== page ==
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    After setting a competitive range, conducting discussions and identifying the apparent awardee the applicable Davis Bacon wage decision changes, increasing the rate for a carpenter from $40.00/hour to $43.00/hour. The apparent awardee indicates that he must increase his proposed price to account for the revised DOL wage determination. Question 1: Is it permissible under FAR 15.3 to allow the apparent awardee only to revise its price? Question 2: If all contractors in the competitive range are given an opportunity to revise their prices, does this constitute discussions and must these discussions be "meaningful" as defined under FAR 15?


    From the guidance found at Federal Acquisition Regulation (FAR) 52.2152-1 – Instructions to Offerors -- Competitive Acquisition, under (a) Definitions, a “Proposal revision” is a change to a proposal made after the solicitation closing date, at the request of or as allowed by a Contracting Officer as the result of negotiations.

    Additionally, FAR 15.306 (a)(1) – Exchanges with Offerors states "if award will be made without conducting discussions, offerors may be given the opportunity to clarify certain aspects of proposals (e.g., the relevance of an offeror’s past performance information and adverse past performance information to which the offeror has not previously had an opportunity to respond) or to resolve minor or clerical errors."
    The DoD Source Selections Procedures Guide, Section 3.3.1, further clarifies that when awarding without discussions, "offerors may be given a chance to clarify certain aspects of their proposal and to resolve minor clerical mistakes, but offerors are not given an opportunity to respond to any identified weaknesses or deficiencies or revise their proposals.
    Additionally, FAR 15.306(d)(1) states “discussions are tailored to each offeror’s proposal, and must be conducted by the contracting officer with each offeror within the competitive range.”

    In FAR 15.307(b), with regard to final proposal revisions, it states “at the conclusion of discussions, each offeror still in the competitive range shall be given an opportunity to submit a final proposal revision.”
    Also, see FAR 22.404-5(c)(3), which states when an agency receives a wage modification prior to contract award:
    (3) If the new determination changes any wage rates, the contracting officer shall amend the solicitation to incorporate the new determination, and furnish the wage rate information to all prospective offerors that were sent a solicitation if the closing date for receipt of proposals has not yet occurred, or to all offerors that submitted proposals if the closing date has passed. All offerors to whom wage rate information has been furnished shall be given reasonable opportunity to amend their proposals.

    Based on the information you provided, follow the guidance provided in the references above.  In order to award without discussions, the contracting officer is NOT allowed to request or allow any of the offerors to submit proposal revisions (including any revision to their proposed prices).  Under FAR 22.404-5(c)(3) and 22.404-6(c)(2), an agency is required to amend the RFP to incorporate increases in the Davis-Bacon Act wages and provide offerors an opportunity to submit revised proposals. The FAR provides that, in negotiated procurements, if the agency receives a wage modification before contract award, as appears to be the case for your procurement, the contracting officer shall follow the procedures in FAR 22.404-5(c)(3) and (4).  Therefore, the appropriate next step is to amend the solicitation and obtained revised proposals, as required by the FAR, since you received a revised Davis-Bacon Act wage determination prior to award.  Also, see M.E.E., Inc.--Recon. File: B-265605.5 Date: May 29, 1996, which is a case similar to your situation.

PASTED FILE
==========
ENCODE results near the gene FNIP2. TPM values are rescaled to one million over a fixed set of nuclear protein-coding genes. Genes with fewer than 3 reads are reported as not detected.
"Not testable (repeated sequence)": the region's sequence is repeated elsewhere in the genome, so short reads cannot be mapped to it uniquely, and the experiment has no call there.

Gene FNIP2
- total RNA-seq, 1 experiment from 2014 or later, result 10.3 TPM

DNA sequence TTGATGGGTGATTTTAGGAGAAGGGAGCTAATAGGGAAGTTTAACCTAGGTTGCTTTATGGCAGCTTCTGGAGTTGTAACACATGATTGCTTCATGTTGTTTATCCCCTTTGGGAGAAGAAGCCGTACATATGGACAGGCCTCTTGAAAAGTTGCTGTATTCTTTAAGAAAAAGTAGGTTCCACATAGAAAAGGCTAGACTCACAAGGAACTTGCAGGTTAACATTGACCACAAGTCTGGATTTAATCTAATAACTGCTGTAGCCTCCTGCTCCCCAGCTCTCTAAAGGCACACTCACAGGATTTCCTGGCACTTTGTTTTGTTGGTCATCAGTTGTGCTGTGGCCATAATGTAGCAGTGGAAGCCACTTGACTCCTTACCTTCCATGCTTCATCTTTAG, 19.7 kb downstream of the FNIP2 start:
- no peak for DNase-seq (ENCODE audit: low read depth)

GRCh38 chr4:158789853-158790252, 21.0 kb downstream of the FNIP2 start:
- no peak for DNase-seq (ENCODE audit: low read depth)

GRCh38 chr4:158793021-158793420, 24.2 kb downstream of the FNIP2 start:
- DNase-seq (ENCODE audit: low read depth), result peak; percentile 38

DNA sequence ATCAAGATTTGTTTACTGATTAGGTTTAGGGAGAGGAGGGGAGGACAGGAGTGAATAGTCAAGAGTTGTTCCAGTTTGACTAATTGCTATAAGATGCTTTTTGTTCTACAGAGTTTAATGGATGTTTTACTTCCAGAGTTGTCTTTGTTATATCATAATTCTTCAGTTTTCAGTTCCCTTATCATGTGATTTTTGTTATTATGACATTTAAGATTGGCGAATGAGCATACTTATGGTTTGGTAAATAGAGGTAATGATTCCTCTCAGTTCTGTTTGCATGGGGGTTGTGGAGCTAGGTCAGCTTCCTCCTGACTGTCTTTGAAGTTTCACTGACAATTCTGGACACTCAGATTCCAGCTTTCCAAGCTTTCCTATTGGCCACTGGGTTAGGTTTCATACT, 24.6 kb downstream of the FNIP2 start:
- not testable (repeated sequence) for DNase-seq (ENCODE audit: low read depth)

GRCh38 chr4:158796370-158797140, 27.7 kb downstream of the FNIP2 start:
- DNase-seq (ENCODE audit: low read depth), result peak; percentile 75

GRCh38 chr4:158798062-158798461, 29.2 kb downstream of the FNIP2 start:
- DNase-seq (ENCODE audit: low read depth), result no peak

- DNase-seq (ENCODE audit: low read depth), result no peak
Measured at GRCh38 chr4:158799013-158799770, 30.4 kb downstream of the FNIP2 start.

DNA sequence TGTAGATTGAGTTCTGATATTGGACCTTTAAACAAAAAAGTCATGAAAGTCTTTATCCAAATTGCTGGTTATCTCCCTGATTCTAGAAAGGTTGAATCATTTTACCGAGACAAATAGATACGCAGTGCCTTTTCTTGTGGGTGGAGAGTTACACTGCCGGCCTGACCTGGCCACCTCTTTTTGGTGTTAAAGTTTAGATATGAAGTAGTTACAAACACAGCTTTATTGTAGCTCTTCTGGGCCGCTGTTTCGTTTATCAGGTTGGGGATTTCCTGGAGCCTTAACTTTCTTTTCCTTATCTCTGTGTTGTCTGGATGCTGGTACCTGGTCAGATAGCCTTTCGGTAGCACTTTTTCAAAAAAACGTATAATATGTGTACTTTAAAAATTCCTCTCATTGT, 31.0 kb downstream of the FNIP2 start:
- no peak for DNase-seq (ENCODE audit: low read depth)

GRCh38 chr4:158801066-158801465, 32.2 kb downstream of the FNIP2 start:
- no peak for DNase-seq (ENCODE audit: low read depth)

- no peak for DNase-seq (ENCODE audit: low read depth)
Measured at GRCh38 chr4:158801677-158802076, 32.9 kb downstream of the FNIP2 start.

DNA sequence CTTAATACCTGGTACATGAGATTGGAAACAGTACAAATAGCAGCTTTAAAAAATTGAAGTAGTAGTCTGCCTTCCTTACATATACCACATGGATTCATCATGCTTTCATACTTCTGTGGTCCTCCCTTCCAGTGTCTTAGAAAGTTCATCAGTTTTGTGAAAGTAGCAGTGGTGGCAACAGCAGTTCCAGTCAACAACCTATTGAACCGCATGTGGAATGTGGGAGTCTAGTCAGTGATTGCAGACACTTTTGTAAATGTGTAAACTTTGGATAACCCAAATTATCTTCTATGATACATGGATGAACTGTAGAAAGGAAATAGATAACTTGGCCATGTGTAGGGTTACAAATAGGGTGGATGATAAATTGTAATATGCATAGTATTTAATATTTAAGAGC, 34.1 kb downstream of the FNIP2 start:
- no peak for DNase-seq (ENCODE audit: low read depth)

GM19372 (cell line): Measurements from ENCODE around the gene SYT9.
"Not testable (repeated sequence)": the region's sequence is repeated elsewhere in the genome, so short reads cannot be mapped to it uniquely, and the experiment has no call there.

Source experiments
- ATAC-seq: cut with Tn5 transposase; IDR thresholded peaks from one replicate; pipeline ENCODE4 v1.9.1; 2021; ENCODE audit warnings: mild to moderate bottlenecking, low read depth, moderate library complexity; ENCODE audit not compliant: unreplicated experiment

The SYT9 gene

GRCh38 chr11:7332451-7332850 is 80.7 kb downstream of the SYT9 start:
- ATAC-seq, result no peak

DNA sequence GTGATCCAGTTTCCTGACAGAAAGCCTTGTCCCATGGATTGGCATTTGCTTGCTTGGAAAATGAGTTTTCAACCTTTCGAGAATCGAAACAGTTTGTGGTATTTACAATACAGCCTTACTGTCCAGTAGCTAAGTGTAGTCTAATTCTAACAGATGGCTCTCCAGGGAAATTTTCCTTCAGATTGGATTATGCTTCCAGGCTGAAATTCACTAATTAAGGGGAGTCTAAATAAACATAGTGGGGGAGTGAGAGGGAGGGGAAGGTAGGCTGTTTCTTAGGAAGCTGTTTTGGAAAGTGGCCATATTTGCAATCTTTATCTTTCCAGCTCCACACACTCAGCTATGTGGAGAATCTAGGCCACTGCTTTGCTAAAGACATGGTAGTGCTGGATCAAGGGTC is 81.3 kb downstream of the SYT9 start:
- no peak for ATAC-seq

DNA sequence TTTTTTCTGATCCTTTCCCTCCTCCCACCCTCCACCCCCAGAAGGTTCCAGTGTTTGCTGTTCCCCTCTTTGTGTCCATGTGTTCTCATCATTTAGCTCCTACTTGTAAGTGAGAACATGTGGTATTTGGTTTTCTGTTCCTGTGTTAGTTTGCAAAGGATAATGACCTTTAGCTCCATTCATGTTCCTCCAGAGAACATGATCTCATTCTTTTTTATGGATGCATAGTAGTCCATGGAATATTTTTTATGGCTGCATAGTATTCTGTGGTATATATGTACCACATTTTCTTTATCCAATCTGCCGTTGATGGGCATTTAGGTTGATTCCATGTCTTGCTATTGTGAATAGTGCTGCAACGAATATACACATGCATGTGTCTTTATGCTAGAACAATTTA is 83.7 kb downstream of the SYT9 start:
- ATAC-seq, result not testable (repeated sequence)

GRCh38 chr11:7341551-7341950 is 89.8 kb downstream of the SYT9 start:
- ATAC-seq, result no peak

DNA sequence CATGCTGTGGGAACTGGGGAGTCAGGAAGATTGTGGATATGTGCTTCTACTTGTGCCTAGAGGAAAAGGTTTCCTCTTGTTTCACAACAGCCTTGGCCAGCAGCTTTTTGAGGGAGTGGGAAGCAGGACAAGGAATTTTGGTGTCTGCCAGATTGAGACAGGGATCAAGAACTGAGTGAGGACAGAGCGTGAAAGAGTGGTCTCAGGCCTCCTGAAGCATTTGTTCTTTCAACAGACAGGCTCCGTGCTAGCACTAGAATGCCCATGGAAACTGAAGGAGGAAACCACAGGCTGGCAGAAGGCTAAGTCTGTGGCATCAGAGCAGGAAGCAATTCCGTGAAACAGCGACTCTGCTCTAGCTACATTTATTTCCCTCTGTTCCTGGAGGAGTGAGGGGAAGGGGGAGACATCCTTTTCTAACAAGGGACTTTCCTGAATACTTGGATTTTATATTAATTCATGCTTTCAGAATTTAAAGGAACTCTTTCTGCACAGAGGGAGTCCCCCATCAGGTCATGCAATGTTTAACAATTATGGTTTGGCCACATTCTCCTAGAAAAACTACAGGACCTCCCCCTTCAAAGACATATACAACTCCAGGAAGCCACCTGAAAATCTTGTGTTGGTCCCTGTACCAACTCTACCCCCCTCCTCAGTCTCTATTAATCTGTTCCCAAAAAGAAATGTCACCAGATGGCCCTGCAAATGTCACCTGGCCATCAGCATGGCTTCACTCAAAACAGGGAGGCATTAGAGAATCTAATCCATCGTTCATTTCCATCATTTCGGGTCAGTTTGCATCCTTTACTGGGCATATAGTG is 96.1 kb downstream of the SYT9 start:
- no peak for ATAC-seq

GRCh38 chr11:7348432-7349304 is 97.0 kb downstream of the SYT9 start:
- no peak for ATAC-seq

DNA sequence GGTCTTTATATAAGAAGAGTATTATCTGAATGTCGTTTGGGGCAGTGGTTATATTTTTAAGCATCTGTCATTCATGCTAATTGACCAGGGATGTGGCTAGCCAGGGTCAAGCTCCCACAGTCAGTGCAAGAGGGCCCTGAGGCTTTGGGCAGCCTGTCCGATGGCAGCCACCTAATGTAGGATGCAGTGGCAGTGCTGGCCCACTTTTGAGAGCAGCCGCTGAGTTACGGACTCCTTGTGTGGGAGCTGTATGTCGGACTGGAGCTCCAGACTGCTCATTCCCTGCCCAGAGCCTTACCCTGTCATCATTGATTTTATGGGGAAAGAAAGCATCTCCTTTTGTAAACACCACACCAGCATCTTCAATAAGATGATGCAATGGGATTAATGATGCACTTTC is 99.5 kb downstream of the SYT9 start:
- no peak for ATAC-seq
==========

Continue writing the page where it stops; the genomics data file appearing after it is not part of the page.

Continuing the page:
As far as your other questions are concerned, final proposal revisions can only be requested after discussions have concluded in accordance with FAR 15.307.  In order to hold discussions, the contracting officer must establish a competitive range of the most highly rated proposals and conduct meaningful discussions with every offeror in the competitive range.  Per FAR 15.306(d)(3), for discussions to be meaningful, at a minimum, discuss with each offeror still being considered for award, deficiencies, significant weaknesses, and adverse past performance information to which the offeror has not yet had an opportunity to respond.  If each offeror still in the competitive range was provided an opportunity in the initial round of discussions to address any deficiencies, significant weaknesses and adverse past performance, then meaningful discussions were held.  The FAR allows the Contracting Officer to reopen and conduct a second round of discussions.  Since meaningful discussions were held in the initial round, a second round of discussions could be held to simply notify the offerors still in the competitive range of the new wage determination and to give them an the opportunity to submit final proposal revisions as a result.  The second round of discussions should go fairly quickly.  Whatever you decide, the bottom line is to be fair and consistent with ALL of the offerors.  From a reasonable person’s perspective, the action taken by the contracting officer must NOT give, or appear to give, the apparent low offeror an advantage over the other offerors to the extent one or more of the other offerors were, or may have appeared to be, disadvantaged from winning the contract. 

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